Kicking the tyres of car finance

Auto sales have been on a tear of late. According to data from the European Automobile Manufacturers Association, new passenger car registrations in the European Union rose over 12% year-on-year in the first two months of 2017. In the UK, the story is similar. The Society of Motor Manufacturers & Traders (SMMT) says the number of new cars registered in March rose more than 8% against the previous year.

At first sight, this seems like great news for manufacturers and their associated sales, financing and distribution networks – but lift the bonnet and all may not be what it seems, at least if US data is anything to go by.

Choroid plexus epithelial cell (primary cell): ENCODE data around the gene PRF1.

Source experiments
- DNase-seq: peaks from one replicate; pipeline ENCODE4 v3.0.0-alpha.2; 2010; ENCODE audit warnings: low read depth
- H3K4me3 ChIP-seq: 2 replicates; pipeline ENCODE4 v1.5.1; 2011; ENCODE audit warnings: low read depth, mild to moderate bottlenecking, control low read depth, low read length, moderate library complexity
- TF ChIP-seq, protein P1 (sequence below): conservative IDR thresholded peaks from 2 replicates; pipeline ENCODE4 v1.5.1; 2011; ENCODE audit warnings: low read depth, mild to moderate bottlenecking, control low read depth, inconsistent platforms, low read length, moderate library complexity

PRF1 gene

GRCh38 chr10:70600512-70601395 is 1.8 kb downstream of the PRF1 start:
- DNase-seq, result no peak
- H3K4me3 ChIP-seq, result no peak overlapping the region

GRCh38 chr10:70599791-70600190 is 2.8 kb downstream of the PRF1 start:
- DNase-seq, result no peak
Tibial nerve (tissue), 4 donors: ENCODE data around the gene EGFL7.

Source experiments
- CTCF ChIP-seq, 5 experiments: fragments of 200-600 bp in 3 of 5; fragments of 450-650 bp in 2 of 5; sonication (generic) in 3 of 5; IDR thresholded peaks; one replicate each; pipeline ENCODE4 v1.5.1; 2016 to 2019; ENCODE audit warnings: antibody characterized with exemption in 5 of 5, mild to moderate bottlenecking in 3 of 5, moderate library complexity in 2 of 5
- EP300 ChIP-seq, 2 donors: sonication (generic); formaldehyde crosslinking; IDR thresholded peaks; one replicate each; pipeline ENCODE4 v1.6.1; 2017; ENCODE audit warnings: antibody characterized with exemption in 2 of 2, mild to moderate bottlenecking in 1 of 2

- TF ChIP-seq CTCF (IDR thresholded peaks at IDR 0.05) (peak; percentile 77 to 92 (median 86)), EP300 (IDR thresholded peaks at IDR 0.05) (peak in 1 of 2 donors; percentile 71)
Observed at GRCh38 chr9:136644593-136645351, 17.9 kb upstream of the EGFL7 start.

Against a backdrop of rising interest rates, the number of defaults on sub-prime car loans is beginning to rise. In March, ratings agency Standard & Poor’s highlighted how losses on US sub-prime auto loans reached an annualised 9.1% in January from 8.5% in December and 7.9% in the first month of 2016. The rate is the worst since January 2010 and is largely driven by worsening recoveries after borrowers default, S&P said.

We believe the looming crisis in car finance is part of a wider global malaise. Governments, companies and consumers have continued to take on more and more debt over the past decade with little regard for the long term consequences. The recent Trump-fuelled stock market rally was based partly on a belief that deregulation of the financial services sector would free-up banks and other credit providers to lend more – and that this in turn would result in a spending boom. But we believe the rise in auto loan delinquencies are just one indicator of how weak the foundations of that rally are.